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Older MM (as of as far back as 6 months ago) would have known that since Ruskin and Shaw are people who were more influential on the now than Marx himself (as current Yarvin says of Ruskin's - and Shaw's - influence on the Labour Party [note the spelling]) that might mean what we are looking at isn't a solution to our current predicament but instead the origins or at least some of the roots of it. Including the strawmaning (opposite of steelmaning) of, say, Austrian econ and labor wage economics. But I'm glad you're receiving praise for this because it could be your ticket into Breadtube after all!

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Re: Ruskin's Economics:

Ruskin is right and wrong here. He is right in that the political economics and managerial practices of his time would expect the system he described to extract the most value from a laborer. He is right that this is not the best way to do so. He is wrong that (what we would now call) libertarian economics, or vulgar capitalism, would be incapable of recognizing this.

There has since been plenty of academic study and practical experience leading to the conclusion that healthy, well-rested employees who aren't worried about where their next paycheck is coming from perform much better than those pushed to the ends of their moment-to-moment psychological tolerance. You'll get fewer man-hours of labor out of them, but the hours they do spend working are much more productive. Especially in intellectual and creative pursuits.

In particular, I think it was Dan Pink who gave a good presentation (maybe a TED talk, hold your bile) on studies showing that creative people are better motivated by guarantees of autonomy and stable, modest income than by any kind of top-down managerial pressure, and were particularly demoralized and unproductive when put in competition for bonus pay and raises, while being micromanaged, or while being held to strict deadlines and requirements. You get more out of them, in other words, if you let them do their own thing and provide them a comfortable environment to do it in, than if you manage them like assembly line workers.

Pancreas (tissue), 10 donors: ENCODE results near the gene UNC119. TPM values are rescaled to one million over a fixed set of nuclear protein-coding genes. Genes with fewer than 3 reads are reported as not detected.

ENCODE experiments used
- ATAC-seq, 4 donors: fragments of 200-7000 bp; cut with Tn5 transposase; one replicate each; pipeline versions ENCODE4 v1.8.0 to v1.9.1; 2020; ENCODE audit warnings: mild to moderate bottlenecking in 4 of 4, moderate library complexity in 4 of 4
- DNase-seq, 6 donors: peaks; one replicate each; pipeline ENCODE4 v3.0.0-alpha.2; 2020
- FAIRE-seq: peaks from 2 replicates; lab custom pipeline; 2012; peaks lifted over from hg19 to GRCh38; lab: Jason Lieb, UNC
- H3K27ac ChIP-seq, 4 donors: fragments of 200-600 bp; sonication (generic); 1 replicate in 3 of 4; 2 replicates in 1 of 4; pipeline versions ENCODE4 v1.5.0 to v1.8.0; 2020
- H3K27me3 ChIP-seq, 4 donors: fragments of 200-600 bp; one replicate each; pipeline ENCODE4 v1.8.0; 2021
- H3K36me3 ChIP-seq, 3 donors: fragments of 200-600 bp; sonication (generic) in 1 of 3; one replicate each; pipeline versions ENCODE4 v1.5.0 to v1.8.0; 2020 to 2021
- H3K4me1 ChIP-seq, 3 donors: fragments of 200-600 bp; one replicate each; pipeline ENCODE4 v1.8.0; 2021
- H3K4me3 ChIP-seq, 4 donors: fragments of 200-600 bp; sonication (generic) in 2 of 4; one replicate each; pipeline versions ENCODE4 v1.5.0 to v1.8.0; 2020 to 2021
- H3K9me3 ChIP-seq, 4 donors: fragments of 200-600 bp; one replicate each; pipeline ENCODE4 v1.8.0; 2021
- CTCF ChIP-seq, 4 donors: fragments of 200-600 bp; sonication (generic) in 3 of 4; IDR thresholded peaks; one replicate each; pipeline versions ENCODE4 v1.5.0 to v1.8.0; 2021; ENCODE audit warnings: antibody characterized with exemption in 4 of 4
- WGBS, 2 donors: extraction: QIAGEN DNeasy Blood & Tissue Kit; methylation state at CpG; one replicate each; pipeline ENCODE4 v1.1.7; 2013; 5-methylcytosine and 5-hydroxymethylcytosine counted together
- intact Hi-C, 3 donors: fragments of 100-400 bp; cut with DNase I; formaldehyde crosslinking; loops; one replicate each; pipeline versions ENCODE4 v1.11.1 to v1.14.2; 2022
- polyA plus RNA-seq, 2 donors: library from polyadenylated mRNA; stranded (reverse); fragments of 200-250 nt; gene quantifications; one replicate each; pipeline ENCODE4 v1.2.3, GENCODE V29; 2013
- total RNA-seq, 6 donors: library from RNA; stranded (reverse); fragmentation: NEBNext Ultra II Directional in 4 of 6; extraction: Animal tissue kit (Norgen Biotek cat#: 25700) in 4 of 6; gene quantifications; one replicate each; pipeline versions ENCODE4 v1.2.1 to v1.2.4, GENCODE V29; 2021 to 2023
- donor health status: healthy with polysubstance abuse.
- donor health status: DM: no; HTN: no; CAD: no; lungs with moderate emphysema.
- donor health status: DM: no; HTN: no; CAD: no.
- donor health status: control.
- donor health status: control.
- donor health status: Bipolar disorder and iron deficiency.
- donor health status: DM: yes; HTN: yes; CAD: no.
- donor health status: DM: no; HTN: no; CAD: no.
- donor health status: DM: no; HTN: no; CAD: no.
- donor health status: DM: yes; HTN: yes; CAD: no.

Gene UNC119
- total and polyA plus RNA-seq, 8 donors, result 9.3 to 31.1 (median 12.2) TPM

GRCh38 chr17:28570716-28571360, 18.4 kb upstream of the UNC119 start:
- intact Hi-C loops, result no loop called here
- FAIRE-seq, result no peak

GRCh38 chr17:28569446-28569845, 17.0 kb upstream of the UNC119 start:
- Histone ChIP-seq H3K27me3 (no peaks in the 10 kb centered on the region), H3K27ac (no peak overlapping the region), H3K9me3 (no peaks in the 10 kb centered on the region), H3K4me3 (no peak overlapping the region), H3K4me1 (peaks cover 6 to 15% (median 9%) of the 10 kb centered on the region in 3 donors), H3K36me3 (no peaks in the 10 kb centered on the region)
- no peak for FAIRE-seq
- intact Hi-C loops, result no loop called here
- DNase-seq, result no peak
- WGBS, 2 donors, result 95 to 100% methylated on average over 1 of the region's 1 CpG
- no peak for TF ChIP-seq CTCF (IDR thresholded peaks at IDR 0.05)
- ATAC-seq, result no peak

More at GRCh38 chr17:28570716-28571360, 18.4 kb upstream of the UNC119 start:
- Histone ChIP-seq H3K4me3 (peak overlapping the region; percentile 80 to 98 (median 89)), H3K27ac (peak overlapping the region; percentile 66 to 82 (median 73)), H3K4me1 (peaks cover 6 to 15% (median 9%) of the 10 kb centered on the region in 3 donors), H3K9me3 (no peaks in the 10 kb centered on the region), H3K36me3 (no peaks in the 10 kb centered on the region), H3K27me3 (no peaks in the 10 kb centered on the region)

The big disconnect here is in unskilled and routine labor where there is no evidence that people can be motivated to do tedious and unfulfilling work by guarantees of autonomy and steady income. The more guarantees they get, and the more coddling they get, the more they slack off and the more ruinous demands they make for "benefits". I think this is probably because this kind of work is inherently unfit for humans, and humans are inherently unfit to do it (see also the Gray Mirror piece from a few months ago about dignity in labor). So the foundations of late 19th and early 20th century thinking around "scientific management" are, as Ruskin says, well reasoned fantasies with no connection to reality.

Amazon's practice of using humans at every level of the company as meat puppets piloted by crude logistics AI is the polar opposite, or the maximized version of wrongheaded thinking. You might look at Amazon's success and think, "they must be doing something right", but I don't think so. Amazon's ground-level / unskilled labor logistics are not best in class by a long shot (having done some work with logistics software, I can tell you Amazon doesn't even rank), and their software- and platform-as-a-service products are absolute shit shows, as any programmer or sysadmin with two brain cells to rub together could tell you.